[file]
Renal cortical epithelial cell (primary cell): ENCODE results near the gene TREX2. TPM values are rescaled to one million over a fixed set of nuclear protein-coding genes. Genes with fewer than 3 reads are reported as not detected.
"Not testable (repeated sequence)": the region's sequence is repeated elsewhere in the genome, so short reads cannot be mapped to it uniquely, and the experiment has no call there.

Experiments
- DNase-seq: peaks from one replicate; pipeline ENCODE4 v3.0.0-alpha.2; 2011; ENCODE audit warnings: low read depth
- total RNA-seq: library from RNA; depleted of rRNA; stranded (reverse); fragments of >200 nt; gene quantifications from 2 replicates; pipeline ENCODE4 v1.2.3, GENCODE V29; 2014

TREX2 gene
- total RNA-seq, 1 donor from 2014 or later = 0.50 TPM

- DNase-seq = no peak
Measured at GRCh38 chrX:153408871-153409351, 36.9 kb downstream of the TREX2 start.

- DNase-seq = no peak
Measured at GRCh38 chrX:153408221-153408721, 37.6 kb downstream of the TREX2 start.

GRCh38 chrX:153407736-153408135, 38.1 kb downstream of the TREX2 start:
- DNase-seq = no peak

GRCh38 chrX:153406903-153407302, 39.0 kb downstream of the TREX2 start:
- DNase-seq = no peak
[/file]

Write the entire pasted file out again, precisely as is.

Renal cortical epithelial cell (primary cell): ENCODE results near the gene TREX2. TPM values are rescaled to one million over a fixed set of nuclear protein-coding genes. Genes with fewer than 3 reads are reported as not detected.
"Not testable (repeated sequence)": the region's sequence is repeated elsewhere in the genome, so short reads cannot be mapped to it uniquely, and the experiment has no call there.

Experiments
- DNase-seq: peaks from one replicate; pipeline ENCODE4 v3.0.0-alpha.2; 2011; ENCODE audit warnings: low read depth
- total RNA-seq: library from RNA; depleted of rRNA; stranded (reverse); fragments of >200 nt; gene quantifications from 2 replicates; pipeline ENCODE4 v1.2.3, GENCODE V29; 2014

TREX2 gene
- total RNA-seq, 1 donor from 2014 or later = 0.50 TPM

- DNase-seq = no peak
Measured at GRCh38 chrX:153408871-153409351, 36.9 kb downstream of the TREX2 start.

- DNase-seq = no peak
Measured at GRCh38 chrX:153408221-153408721, 37.6 kb downstream of the TREX2 start.

GRCh38 chrX:153407736-153408135, 38.1 kb downstream of the TREX2 start:
- DNase-seq = no peak

GRCh38 chrX:153406903-153407302, 39.0 kb downstream of the TREX2 start:
- DNase-seq = no peak